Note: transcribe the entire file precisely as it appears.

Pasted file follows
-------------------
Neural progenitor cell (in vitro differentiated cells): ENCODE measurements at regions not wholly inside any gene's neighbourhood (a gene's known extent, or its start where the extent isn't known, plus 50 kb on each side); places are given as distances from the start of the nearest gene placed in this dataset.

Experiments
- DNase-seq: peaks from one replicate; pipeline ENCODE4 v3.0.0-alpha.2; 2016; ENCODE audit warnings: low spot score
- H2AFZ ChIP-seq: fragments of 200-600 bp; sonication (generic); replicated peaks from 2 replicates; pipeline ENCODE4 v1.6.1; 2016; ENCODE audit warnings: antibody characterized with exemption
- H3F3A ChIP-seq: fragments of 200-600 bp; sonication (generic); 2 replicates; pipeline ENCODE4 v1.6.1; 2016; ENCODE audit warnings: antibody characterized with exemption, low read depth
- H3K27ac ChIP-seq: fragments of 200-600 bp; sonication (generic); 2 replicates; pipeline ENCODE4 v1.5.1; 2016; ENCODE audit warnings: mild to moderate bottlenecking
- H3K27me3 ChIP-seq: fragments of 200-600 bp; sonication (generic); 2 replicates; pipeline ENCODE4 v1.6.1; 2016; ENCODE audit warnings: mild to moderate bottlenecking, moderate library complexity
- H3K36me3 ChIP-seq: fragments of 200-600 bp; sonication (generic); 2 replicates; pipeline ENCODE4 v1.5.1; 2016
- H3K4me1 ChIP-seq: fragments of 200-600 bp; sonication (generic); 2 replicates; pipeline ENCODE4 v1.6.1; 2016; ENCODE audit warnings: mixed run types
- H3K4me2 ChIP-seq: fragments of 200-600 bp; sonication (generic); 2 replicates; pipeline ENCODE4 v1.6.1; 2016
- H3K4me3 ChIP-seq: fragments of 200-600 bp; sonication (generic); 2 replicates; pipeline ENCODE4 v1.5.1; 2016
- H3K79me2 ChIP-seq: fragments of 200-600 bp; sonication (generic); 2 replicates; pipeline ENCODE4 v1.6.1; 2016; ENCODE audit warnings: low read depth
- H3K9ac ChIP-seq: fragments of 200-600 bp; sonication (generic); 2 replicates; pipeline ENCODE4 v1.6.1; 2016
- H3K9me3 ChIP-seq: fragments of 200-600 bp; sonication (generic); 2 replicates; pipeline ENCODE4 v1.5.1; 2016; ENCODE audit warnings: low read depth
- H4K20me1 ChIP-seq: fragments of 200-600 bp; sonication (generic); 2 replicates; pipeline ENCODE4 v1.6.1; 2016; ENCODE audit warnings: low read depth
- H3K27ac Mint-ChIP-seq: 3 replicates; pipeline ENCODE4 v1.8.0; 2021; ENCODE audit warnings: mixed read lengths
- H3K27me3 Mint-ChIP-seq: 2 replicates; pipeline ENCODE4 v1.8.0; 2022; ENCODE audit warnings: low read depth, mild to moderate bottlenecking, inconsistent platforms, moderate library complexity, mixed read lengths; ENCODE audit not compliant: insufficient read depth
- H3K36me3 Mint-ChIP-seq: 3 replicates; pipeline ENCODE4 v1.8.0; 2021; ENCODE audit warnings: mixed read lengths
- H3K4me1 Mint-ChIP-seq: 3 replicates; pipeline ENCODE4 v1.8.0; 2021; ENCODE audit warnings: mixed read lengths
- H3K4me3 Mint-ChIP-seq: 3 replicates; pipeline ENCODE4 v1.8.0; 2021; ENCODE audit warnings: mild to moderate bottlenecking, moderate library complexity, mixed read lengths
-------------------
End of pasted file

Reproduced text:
Neural progenitor cell (in vitro differentiated cells): ENCODE measurements at regions not wholly inside any gene's neighbourhood (a gene's known extent, or its start where the extent isn't known, plus 50 kb on each side); places are given as distances from the start of the nearest gene placed in this dataset.

Experiments
- DNase-seq: peaks from one replicate; pipeline ENCODE4 v3.0.0-alpha.2; 2016; ENCODE audit warnings: low spot score
- H2AFZ ChIP-seq: fragments of 200-600 bp; sonication (generic); replicated peaks from 2 replicates; pipeline ENCODE4 v1.6.1; 2016; ENCODE audit warnings: antibody characterized with exemption
- H3F3A ChIP-seq: fragments of 200-600 bp; sonication (generic); 2 replicates; pipeline ENCODE4 v1.6.1; 2016; ENCODE audit warnings: antibody characterized with exemption, low read depth
- H3K27ac ChIP-seq: fragments of 200-600 bp; sonication (generic); 2 replicates; pipeline ENCODE4 v1.5.1; 2016; ENCODE audit warnings: mild to moderate bottlenecking
- H3K27me3 ChIP-seq: fragments of 200-600 bp; sonication (generic); 2 replicates; pipeline ENCODE4 v1.6.1; 2016; ENCODE audit warnings: mild to moderate bottlenecking, moderate library complexity
- H3K36me3 ChIP-seq: fragments of 200-600 bp; sonication (generic); 2 replicates; pipeline ENCODE4 v1.5.1; 2016
- H3K4me1 ChIP-seq: fragments of 200-600 bp; sonication (generic); 2 replicates; pipeline ENCODE4 v1.6.1; 2016; ENCODE audit warnings: mixed run types
- H3K4me2 ChIP-seq: fragments of 200-600 bp; sonication (generic); 2 replicates; pipeline ENCODE4 v1.6.1; 2016
- H3K4me3 ChIP-seq: fragments of 200-600 bp; sonication (generic); 2 replicates; pipeline ENCODE4 v1.5.1; 2016
- H3K79me2 ChIP-seq: fragments of 200-600 bp; sonication (generic); 2 replicates; pipeline ENCODE4 v1.6.1; 2016; ENCODE audit warnings: low read depth
- H3K9ac ChIP-seq: fragments of 200-600 bp; sonication (generic); 2 replicates; pipeline ENCODE4 v1.6.1; 2016
- H3K9me3 ChIP-seq: fragments of 200-600 bp; sonication (generic); 2 replicates; pipeline ENCODE4 v1.5.1; 2016; ENCODE audit warnings: low read depth
- H4K20me1 ChIP-seq: fragments of 200-600 bp; sonication (generic); 2 replicates; pipeline ENCODE4 v1.6.1; 2016; ENCODE audit warnings: low read depth
- H3K27ac Mint-ChIP-seq: 3 replicates; pipeline ENCODE4 v1.8.0; 2021; ENCODE audit warnings: mixed read lengths
- H3K27me3 Mint-ChIP-seq: 2 replicates; pipeline ENCODE4 v1.8.0; 2022; ENCODE audit warnings: low read depth, mild to moderate bottlenecking, inconsistent platforms, moderate library complexity, mixed read lengths; ENCODE audit not compliant: insufficient read depth
- H3K36me3 Mint-ChIP-seq: 3 replicates; pipeline ENCODE4 v1.8.0; 2021; ENCODE audit warnings: mixed read lengths
- H3K4me1 Mint-ChIP-seq: 3 replicates; pipeline ENCODE4 v1.8.0; 2021; ENCODE audit warnings: mixed read lengths
- H3K4me3 Mint-ChIP-seq: 3 replicates; pipeline ENCODE4 v1.8.0; 2021; ENCODE audit warnings: mild to moderate bottlenecking, moderate library complexity, mixed read lengths